One of the bedroom doors in my house is slightly bowed and the door
will not latch without giving it a good tug. When I close the door,
the top and the bottom of the door make contact with the door frame,
meanwhile the middle part of the door near the door knob is about 1/8"
out and not latched. I can give the door knob a pull and it will
latch and stay closed. The door itself is a run-of-the-mill 25 year
old hollow interior door. Short of replacing the door, does anyone
have any advice on making the door close and latch easier?
Thanks a lot....
Move the strike plate over an eighth of an inch.
1. Take off the strike plate.
2. Fill the old screw holes. I like to use toothpicks and wood glue. If
you use matches, don't put the head end in the hole. Pack the hole as
tightly as you can. Let the glue dry.
3. Drill new holes farther to the side. Drill small holes. The screw
threads need something to bite into.
4. Replace the strike plate.
You might have to make the big hole for the striker a little larger. Use a
The no-hassle way of doing this is neater:
Stop by a local sheet metal shop. Buy a piece of 0.060" stainless
steel cutoff (might even be a freebie). At home, take off your old
strike plate and scribe the outline and screw holes on the SS piece.
Cut out the new strike plate blank, with your trusty hack saw. Drill
and countersink the screw holes exactly like the original. On the new
blank, scribe the latch opening 1/8" (or whatever) further back. Cut
out the opening, smooth, bend tab and trim as needed. Install new
strike plate in original screw holes. Close door, Retire to TV room
with a cold one and bask in the appreciative admiration of SWMBO.
Always works for me.
Oh, I have no doubt it would work better, but my customers wouldn't be
willing to pay the price. I can move the strike plate over in about 10
minutes. (I don't wait for the glue to dry.) Fabricating a new part means
I would have to, at least, make another trip to the customer's house.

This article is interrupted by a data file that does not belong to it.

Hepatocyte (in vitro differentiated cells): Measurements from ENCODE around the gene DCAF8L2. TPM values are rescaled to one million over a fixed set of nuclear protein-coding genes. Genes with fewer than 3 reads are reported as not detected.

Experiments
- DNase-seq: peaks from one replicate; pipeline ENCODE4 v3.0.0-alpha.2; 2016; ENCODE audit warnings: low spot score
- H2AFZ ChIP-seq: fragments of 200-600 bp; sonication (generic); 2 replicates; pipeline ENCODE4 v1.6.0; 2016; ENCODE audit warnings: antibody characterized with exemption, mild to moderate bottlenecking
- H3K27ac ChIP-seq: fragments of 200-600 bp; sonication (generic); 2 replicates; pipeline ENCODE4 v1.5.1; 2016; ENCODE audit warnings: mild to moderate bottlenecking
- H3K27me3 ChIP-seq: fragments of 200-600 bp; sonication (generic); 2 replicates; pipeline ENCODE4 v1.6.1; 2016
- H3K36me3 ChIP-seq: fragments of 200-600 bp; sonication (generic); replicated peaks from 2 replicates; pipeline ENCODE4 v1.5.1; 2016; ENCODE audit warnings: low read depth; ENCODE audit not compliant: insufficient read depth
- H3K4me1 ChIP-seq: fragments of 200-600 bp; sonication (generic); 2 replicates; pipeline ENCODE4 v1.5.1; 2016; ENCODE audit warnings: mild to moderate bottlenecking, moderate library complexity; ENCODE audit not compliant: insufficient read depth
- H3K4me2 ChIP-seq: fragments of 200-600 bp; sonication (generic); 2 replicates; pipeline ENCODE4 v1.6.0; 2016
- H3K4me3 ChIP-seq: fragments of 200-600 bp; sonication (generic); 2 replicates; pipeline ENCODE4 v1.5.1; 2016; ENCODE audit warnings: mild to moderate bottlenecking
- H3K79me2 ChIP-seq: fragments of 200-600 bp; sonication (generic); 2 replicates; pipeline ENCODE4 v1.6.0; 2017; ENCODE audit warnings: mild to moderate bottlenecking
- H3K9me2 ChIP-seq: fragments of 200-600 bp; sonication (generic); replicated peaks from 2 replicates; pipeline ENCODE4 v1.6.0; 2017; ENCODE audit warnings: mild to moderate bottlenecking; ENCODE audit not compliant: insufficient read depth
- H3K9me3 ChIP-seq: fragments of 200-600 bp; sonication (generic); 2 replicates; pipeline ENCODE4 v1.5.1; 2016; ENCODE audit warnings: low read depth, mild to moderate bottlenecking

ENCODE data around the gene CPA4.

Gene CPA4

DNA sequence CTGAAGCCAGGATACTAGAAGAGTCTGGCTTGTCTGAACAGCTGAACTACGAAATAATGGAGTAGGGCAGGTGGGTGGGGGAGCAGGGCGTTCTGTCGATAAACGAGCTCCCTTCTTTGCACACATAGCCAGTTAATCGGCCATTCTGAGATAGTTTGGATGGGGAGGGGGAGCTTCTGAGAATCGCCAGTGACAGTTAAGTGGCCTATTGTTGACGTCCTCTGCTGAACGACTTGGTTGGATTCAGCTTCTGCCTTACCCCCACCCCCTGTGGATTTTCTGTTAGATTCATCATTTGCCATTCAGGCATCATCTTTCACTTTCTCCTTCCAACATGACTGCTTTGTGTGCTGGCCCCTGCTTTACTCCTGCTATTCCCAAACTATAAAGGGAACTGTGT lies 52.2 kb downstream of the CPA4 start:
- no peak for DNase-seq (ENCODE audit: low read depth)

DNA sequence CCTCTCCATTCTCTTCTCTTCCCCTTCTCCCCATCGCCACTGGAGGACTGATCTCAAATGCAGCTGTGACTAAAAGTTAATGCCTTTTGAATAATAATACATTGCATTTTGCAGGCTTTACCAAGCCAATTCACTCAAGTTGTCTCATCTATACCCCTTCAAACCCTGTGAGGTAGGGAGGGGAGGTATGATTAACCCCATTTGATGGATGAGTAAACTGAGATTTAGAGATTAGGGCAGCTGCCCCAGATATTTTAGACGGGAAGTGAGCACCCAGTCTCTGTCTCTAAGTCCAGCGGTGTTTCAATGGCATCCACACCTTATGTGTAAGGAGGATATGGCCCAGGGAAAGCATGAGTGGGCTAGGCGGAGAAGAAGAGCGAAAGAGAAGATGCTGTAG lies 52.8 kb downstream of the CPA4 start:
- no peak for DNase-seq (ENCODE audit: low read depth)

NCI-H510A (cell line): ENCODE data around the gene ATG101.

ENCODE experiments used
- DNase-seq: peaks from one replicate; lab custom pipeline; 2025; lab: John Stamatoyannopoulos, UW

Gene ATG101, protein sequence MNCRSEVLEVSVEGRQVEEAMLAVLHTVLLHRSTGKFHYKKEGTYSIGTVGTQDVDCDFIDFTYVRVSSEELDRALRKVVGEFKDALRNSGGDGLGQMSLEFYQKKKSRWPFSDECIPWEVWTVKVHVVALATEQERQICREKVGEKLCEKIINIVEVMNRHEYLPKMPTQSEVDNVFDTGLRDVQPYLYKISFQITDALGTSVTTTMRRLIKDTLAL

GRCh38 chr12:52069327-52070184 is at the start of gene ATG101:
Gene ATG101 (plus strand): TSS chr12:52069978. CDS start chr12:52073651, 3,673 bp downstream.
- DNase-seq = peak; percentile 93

My *real* solution would be adjustable strike plates....
They make adjustable strike plates that have sort of a corrugated
surface on the plate, then a slotted part that moves in and out. When
you screw the plate to the door jamb, you can loosen the screws and
adjust the plate in and out.
I get them at a place called Builders Display. Don't know where else
they have them.
Here is one, but not like the ones that I have used:
This one is more like the one that I have used, but still not exact:
I have a 20 year old bedroom door that just took a bow, except it is the
reverse of yours, it rubs on the door stop when it is closed. I plan to add
a third hinge in the middle of the door to try to straighten it out a bit,
possibly it would work for you too. But you may still have to move the
striker to help it latch.
I assume the door is hitting the 'stop', the small piece of trim around the
inside of the jam, at the top and bottom but not in the middle where the
latch is located? Depending on how the door and frame are finished (paint
vs stain) you could remove the stop, close the door so it latches, and then
re-apply the stop against the closed door. If it's painted, you can repaint
as necessary. If it's stained it may be a bit more work, in which case
re-locating the strike plate as was suggested might be less work
Mark - yes I meant that the door is hitting the trim around the inside
of the door jam. I will investigate the relocation of the strike
plate this weekend. Not sure how well it will work since the new
holes will be partially in the old holes. We'll see.
Thanks everyone for their input....
Do this and you won't have to worry. Buy a hardwood dowel of the appropriate
size (slightly smaller than your finished hole) and drill out the old holes
to a uniform diameter and a depth longer than the screws you will be using.
Groove the dowels and roughen the holes, add a quality epoxy to the holes
and butter the
dowels with it. Tap the dowels into the holes. If you measured hole depth
well and cut the
dowels exactly you will have little protruding dowel length to trim after
the epoxy sets up.
This can be done carefully with a modeller's backsaw or hacksaw blade and